Oxford has been named the kindest city in the UK, according to a study.
A national poll of 2,000 adults asked them to rate their hometown when it comes to friendliness, good deeds and community spirit, with the university city coming out on top.
Just over two thirds of Oxonians also felt the city excelled in being sociable, while over half deemed it charitable and supportive.
Belfast, which came second in the list, was considered helpful by 42 per cent of its residents while half of those from third-placed Brighton feel their hometown is friendly.
Commissioned by Babybel, the research is part of wider campaign in partnership with Comic Relief to encourage everyday heroism and small acts of kindness.
To find out if Oxford really lives up to its name, Sam Thompson and Pete Wicks took to the streets to get to know its residents a bit better.
This Red Nose Day, the French cheese brand are celebrating little gestures by sharing fun and inspiring ways to raise money for the charity in addition to making a 5p donation from every pack.
A spokesperson for Babybel said: “It’s been really interesting to find out which city has officially been crowned the kindest.
“Also, how the nation rates their hometown for attributes such as helpfulness and being charitable - it’s lovely to know that these things are still abundant amongst communities across the UK.”
Across the UK, strangers opening doors (28 per cent), being said ‘good morning’ to in the street (27 per cent) and a neighbour taking a parcel in when they’re not home (26 per cent) are the acts people regularly encounter in their hometown.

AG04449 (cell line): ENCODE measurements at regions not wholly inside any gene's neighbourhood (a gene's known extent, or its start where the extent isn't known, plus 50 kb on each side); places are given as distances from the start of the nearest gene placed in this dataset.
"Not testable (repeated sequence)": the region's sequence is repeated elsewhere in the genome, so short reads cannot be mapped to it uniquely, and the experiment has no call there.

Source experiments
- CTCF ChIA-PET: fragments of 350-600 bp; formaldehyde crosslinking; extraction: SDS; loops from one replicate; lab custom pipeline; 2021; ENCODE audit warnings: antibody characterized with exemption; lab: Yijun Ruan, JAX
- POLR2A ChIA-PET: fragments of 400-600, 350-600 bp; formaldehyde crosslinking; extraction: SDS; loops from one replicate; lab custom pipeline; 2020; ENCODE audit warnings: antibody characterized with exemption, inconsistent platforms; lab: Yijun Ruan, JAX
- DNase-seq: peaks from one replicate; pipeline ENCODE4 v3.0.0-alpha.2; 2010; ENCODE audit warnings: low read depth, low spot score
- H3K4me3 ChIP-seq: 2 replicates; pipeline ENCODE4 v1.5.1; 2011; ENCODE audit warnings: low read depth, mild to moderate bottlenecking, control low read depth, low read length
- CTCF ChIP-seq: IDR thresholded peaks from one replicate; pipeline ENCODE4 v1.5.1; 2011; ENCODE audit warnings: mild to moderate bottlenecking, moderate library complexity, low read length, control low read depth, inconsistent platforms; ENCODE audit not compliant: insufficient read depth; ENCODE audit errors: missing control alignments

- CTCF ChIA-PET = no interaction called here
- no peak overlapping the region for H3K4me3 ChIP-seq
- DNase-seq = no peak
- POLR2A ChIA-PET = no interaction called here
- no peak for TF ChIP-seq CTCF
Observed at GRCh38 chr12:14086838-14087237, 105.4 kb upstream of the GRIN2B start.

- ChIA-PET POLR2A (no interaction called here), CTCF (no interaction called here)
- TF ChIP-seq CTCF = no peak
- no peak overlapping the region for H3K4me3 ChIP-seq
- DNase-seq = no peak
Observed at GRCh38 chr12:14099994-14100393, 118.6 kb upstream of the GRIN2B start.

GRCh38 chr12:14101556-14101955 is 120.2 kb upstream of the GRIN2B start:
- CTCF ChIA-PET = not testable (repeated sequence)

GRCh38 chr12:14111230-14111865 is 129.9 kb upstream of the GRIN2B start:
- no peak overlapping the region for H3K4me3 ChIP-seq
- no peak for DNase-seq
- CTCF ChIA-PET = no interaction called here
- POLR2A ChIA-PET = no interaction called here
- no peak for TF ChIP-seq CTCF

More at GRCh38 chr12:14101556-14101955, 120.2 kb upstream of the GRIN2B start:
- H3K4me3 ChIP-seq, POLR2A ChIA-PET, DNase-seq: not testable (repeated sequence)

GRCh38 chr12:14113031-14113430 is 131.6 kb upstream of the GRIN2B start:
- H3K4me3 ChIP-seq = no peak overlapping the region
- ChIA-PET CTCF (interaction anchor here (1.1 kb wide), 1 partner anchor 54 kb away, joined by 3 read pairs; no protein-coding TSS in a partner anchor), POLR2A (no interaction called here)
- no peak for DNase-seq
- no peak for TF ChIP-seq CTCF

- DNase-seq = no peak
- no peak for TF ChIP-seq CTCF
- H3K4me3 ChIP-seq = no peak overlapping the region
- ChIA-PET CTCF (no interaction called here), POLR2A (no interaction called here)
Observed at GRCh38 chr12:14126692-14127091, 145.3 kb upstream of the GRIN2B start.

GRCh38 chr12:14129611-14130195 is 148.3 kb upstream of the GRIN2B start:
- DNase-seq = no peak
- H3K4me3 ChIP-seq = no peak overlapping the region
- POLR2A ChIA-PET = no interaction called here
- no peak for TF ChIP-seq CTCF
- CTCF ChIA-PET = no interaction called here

Brits love their hometown
The study also found 44 per cent of adults wouldn’t want to live anywhere else than their hometown, with 32 per cent choosing to live where they do because of its kindness.
While nearly three in 10 often visit other cities and think they don’t seem as ‘kind and caring’ as their own.
It emerged the average adult carries out two acts of kindness a day, with two thirds feeling happy when they’ve done their bit.
For 43 per cent, their main motivation for being kind is because it makes them feel good while almost half believe it helps society at large and everyone should do it.
And nearly four in 10 feel the need to help others more vulnerable than themselves.
A quarter see their mum as a hero while 23 per cent consider their dad and partner to be the heroic figures in their life.
The study, conducted via OnePoll, also revealed the top characteristics a hero should have are selflessness (41 per cent), kindness (41 per cent) and courage (40 per cent).
The spokesperson added: “The phrase ‘hero’ often refers to someone who has done something on a substantial scale, but the pandemic has made us revaluate this and appreciate the everyday acts of heroism happening around us.
“Through selfless actions, community spirit and small acts of kindness we can all find our way to becoming a hero.”
So far Babybel has raised over £1.5 million for Comic Relief - to find out how you can get involved head here